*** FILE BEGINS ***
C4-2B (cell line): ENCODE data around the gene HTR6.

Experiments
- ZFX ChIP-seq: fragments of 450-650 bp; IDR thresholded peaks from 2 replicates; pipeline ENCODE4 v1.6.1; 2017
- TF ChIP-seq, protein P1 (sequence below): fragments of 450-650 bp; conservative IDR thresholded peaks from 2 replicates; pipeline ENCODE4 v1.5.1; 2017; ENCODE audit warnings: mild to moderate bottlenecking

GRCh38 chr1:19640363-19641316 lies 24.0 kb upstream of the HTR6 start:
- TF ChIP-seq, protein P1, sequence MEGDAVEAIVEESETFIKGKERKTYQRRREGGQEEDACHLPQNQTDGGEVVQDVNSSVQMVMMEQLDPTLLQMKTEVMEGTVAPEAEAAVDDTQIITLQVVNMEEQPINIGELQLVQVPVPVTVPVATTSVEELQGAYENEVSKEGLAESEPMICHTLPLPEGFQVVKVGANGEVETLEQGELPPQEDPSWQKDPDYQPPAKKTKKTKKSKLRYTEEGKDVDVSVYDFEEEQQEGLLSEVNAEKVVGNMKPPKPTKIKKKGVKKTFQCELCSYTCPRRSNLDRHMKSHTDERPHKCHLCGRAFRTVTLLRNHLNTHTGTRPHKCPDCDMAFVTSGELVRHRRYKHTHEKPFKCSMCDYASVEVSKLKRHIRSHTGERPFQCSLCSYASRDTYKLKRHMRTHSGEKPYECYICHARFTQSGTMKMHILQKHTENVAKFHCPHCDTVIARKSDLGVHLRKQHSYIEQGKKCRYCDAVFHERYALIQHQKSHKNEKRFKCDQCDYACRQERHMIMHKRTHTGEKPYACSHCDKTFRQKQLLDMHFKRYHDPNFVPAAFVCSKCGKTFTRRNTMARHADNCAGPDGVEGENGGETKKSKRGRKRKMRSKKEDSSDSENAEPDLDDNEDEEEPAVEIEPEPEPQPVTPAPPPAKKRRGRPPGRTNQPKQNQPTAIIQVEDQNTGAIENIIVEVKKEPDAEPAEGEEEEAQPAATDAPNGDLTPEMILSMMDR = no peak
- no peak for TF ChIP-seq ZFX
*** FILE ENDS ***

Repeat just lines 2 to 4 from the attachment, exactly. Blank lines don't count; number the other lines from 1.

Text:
Experiments
- ZFX ChIP-seq: fragments of 450-650 bp; IDR thresholded peaks from 2 replicates; pipeline ENCODE4 v1.6.1; 2017
- TF ChIP-seq, protein P1 (sequence below): fragments of 450-650 bp; conservative IDR thresholded peaks from 2 replicates; pipeline ENCODE4 v1.5.1; 2017; ENCODE audit warnings: mild to moderate bottlenecking